And when the smoke clears what should the newspaper do? The “geek gurus” don’t have any idea! Just theories that Morford says he can’t buy. “I hotly disagree with [Shirky’s] unchecked worship of social networking as the imminent platform for — and solution to — well, just about everything that’s wrong with news media today.” He also doubts that Dave Winer’s self-published sources will improve anything. Who’s in charge in such a system? “Everyone. Anyone. You. That guy over there. The judge at the trial, and the jury. The cop. The patrons at the restaurant. The chef. Shirky. Winer himself. You know, citizen journalism. Everyone’s a reporter!” Can you tell he’s a skeptic? Morford delivers on that tone, but he has also a begrudging respect for the “gurus” as analysts of the newspaper’s living demise.
10. Tom Watson, Ink-Stained Retching (Blog post, March 15, 2009) “I come from a newspaper family, and worked as a reporter and editor for more than a dozen years, before peeling off for the allure of my own digital printing press in the 90s,” writes Tom Watson, a blogger and book author. “I love newspapers, and I’ve always believed that they’re central to the American version of representative democracy – a stalwart check on the power of government.” The theme of Ink Stained Retching is loss, which shades into bitterness but… it’s under control. Watson knows what he’s doing, and denial is not his thing.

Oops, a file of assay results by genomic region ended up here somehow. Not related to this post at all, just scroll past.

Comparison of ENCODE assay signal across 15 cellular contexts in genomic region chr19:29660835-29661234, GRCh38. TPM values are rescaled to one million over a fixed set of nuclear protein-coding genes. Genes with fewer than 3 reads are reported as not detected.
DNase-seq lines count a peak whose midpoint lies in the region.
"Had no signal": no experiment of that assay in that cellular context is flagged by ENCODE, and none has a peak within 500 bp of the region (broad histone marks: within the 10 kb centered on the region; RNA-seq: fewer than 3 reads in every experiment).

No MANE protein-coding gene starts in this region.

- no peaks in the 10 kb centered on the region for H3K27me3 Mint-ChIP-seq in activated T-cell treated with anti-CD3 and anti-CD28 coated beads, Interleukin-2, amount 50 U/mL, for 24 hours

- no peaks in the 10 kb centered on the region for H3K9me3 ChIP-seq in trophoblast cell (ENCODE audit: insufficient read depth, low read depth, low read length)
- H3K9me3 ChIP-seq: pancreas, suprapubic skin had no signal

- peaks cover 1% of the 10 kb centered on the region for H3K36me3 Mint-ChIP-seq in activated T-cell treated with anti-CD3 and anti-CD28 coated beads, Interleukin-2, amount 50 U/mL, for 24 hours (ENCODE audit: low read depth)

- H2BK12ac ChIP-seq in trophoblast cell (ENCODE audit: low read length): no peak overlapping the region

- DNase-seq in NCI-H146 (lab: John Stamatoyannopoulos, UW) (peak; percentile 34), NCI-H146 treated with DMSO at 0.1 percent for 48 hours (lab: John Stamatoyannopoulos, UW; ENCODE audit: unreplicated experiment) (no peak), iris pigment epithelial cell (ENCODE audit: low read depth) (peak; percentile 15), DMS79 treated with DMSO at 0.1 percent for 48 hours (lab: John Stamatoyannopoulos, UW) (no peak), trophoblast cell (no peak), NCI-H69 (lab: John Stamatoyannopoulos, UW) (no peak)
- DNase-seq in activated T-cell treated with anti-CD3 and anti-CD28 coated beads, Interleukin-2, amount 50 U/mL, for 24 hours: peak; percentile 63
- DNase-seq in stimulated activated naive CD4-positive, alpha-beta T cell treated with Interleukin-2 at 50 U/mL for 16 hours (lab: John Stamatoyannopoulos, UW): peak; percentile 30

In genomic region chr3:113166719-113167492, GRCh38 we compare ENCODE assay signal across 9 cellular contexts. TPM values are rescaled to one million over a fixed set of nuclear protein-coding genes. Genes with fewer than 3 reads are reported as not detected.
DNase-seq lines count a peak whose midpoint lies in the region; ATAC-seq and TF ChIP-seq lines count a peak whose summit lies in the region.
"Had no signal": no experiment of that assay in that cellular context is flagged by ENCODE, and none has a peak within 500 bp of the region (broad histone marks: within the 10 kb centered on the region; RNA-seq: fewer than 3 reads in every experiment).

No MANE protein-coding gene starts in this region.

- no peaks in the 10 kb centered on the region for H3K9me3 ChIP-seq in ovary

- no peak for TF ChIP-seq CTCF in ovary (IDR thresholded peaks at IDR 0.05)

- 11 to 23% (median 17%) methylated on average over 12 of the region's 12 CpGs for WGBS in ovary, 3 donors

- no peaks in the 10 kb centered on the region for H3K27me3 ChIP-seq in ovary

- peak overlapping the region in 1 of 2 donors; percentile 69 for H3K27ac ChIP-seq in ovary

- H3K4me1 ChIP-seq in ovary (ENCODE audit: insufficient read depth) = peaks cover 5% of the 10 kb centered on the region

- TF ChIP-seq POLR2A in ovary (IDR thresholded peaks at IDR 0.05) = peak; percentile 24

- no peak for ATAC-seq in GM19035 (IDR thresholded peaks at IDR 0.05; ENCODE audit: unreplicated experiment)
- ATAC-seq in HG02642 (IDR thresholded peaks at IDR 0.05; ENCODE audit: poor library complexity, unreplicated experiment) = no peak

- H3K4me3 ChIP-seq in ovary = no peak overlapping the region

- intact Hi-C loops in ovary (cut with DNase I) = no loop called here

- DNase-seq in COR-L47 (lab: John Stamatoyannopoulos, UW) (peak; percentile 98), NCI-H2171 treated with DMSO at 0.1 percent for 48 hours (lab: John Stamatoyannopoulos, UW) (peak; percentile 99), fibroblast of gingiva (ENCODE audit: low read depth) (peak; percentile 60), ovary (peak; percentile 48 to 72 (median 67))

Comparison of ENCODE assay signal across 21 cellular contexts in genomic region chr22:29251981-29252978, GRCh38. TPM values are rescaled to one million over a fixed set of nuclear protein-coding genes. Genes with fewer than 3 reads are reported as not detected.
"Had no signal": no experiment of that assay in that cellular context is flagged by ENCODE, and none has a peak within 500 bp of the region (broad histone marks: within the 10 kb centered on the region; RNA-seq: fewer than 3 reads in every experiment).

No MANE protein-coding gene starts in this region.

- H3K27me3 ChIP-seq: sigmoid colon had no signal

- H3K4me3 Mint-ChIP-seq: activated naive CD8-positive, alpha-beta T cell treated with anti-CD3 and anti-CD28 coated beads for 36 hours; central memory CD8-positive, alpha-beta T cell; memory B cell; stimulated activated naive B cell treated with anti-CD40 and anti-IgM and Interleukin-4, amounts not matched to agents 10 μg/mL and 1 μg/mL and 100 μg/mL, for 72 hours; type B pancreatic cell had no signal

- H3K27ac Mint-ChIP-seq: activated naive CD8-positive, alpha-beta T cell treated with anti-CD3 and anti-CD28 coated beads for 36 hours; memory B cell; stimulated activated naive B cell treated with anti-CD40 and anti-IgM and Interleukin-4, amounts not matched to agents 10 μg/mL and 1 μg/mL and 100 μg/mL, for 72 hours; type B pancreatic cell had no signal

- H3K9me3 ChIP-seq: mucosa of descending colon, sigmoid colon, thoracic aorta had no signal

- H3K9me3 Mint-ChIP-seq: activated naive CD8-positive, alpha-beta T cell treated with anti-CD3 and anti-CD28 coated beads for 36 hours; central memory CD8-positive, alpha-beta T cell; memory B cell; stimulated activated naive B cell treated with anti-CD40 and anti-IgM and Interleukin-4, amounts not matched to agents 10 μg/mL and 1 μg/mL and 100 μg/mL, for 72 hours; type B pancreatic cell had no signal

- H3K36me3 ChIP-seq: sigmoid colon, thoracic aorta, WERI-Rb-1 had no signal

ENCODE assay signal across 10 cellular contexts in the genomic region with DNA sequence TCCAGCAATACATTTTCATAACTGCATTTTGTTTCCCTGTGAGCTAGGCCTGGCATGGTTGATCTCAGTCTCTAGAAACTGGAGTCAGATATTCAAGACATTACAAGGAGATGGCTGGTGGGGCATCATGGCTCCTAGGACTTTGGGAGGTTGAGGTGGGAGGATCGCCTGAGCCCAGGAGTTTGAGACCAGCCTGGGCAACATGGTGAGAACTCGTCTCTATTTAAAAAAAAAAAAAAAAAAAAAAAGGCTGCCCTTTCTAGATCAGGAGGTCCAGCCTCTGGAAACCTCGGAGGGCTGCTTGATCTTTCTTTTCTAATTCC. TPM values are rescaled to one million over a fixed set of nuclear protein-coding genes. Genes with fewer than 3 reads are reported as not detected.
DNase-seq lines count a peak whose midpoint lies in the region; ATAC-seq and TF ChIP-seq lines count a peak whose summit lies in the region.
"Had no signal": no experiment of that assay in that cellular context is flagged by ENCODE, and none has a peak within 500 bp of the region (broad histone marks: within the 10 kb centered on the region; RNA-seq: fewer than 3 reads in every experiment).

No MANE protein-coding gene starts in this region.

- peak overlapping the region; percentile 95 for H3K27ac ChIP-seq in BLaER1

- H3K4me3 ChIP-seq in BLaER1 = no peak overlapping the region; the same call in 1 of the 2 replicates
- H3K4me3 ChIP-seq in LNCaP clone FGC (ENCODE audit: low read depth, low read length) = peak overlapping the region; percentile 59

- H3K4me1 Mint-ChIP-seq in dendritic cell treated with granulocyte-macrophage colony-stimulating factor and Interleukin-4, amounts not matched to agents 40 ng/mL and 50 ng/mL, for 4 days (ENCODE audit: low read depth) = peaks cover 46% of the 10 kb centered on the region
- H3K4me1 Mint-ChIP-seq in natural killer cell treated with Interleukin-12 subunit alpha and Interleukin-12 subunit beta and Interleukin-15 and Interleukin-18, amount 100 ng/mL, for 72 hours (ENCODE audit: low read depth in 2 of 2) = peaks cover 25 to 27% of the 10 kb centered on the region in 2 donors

“The Internet has been a destructive force for many business models, but none threatens the basis of the republic as much as the digital knife busily sawing at the fraying Achilles tendon of American newspapers,” he writes. Shirky’s Unthinkable essay was “a grim and all-too-accurate assessment.” But look at the loss: the newsroom itself, an engine of public good. “The models just don’t work – nothing online sustains a newsroom of 100 reporters and editors working in a beat system. Cut and paste works online. Endless commentary works online (but only pays the aggregators, in most cases). Endless links work. Newsrooms do not.” To him there is nothing good about this situation.